Caricature Illustration Mike Huckabee and Hillary Clinton (Presidential Candidates for 2016 Elections) Row a boat and take uncle sam for a boat-ride. Illustration for Talk Business and Politics, Arkansas.

America…hold tight! (Click for larger image.)

While painting this artwork, I found myself wondering what would happen if Mike Huckabee and Hillary Clinton were chosen by their parties for their ultimate face-off?
What would happen if they weren’t facing away from each other, merrily rowing away the boat of the American sentiment in their own directions?
Honestly, I can’t really imagine a civil debate. I think…
  1. They’d leave their lecterns,
  2. They’d roll up their sleeves, bend their knees, and begin circling each other,
  3. They’d put on their boxing gloves and lunge at each other, and
  4. America will be left all the more confused after their high-octane, energy-packed, verbally violent debates!
Huckabee is as conservative as Hillary is liberal – they are opposites that don’t attract…at all. Recently Huckabee said that Hillary’s interview on CNN was too painful to watch, and I think Hillary isn’t smitten by him either.
But my opinion on the duo and all other Presidential candidates is a matter for another blog. Here I must talk only about…

Illustrating the Hillary Clinton & Mike Huckabee Boat-ride Scene:

The brief that I received from the client mentioned Hillary and Huckabee rowing a boat in opposite directions…not flying at each others throats, not debating…just doing their own thing. It was a full-page inner illustration. I read the brief early in the morning…I think it was around 5 AM..right after the morning tea. A picture popped up in my mind and I rushed to my whiteboard and did a two-minute sketch.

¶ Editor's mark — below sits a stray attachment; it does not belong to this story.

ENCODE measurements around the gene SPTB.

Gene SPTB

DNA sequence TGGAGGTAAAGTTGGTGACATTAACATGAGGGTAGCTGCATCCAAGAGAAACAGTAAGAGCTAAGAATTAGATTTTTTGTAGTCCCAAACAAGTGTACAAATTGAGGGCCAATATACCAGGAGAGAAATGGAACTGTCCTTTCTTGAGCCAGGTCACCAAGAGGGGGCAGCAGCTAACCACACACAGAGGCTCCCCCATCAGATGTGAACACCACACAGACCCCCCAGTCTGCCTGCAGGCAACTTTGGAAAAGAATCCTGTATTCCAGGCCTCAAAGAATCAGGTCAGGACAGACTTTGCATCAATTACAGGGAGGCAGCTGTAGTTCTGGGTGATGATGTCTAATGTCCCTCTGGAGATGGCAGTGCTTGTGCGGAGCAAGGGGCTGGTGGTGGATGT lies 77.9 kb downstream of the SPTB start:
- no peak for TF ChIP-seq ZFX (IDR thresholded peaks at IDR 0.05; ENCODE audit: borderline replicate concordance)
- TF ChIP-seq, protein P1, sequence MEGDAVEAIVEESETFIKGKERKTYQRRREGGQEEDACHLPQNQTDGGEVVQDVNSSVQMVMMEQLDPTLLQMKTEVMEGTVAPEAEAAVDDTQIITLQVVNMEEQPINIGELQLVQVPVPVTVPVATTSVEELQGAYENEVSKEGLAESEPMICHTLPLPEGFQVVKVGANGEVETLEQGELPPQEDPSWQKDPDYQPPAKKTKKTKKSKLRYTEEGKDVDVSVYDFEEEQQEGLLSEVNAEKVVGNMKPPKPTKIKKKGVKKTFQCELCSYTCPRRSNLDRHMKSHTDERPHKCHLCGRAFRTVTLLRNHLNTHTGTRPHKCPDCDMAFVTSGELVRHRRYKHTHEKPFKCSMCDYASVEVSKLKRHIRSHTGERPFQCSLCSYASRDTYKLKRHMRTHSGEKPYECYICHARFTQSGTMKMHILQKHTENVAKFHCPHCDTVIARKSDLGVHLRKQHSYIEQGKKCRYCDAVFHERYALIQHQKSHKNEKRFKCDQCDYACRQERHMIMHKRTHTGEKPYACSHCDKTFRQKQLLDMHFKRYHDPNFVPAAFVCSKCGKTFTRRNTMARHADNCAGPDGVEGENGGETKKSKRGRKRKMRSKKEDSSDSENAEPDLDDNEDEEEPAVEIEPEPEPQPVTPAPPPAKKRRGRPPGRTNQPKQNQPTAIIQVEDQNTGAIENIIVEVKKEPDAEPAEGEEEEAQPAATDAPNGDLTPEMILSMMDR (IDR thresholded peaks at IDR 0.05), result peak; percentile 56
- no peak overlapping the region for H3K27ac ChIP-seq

After I had sketched the figures for Hillary and Huckabee, I stood back and looked at the sketch. It appeared a little bland. It was a full-page artwork and there wasn’t enough happening. It didn’t have enough in it to make it look funny – so I wondered how I could make it look more colorful and at the same time add more meaning to it. I thought a little more about the boat…and then it clicked. Who was it that these two were trying to ferry across? Of course, the American people. So I added a visibly perturbed (actually, thoroughly disturbed) Uncle Sam with the American Flag to the image, took a photo of it, and emailed it to the Editor. He liked it – and within an hour I had my first approval. I don’t normally send rough sketches (they are neither required nor appreciated – because they don’t really say a lot. Perhaps they work only after you and your client have worked together long enough to see behind your squiggles.)
The next step was of course the sketch, which in my opinion is the most important stage of any illustration. I always put in a lot of effort at this stage – trying to come as close to the picture that I have in my mind. So I sketched the ocean, the pitched ships, the boat, the oars, the flag, the water…everything. I don’t kill myself establishing likeness at this time, but if I have the time, I try to come as close to it as possible.  After I got a thumbs-up, rest was simple. Just filling colors in those lines. I just follow one simple rule while coloring…don’t deviate from the actual too much, but add as much color as possible. So the sea is the stormy frothy green and grey, the faces and the hair are their normal hue, and the political symbology remains correct too. Yet, I went a little “liberal” with the color of Hillary’s dress and gave her some big pearls (expensive ones, I assure you.)
This work took a lot of time and tons of conscious effort in trying to put in details that matter, without making them look like they weren’t part of the scene. Notice the splashing water, for instance. It splashes up, covering the Arkansas State Flag and the clothes of the characters. But then the feeling of overcoming a challenge is a reward in itself.
The painted artwork was approved without any modifications… and I got a pat on the back from the client…something that makes me feel really good and grateful.
Draw to Smile 🙂 I should now return to Blogging101. If you are a WordPress Blogger and you haven’t taken this course, do enroll for the next one. It’s awesome.
Gallery

Some Recent Works – Caricatures and Deviations.

This gallery contains 12 photos.

President Bill Clinton Presented with the Signed Print of his Caricatures done by this Caricaturist :)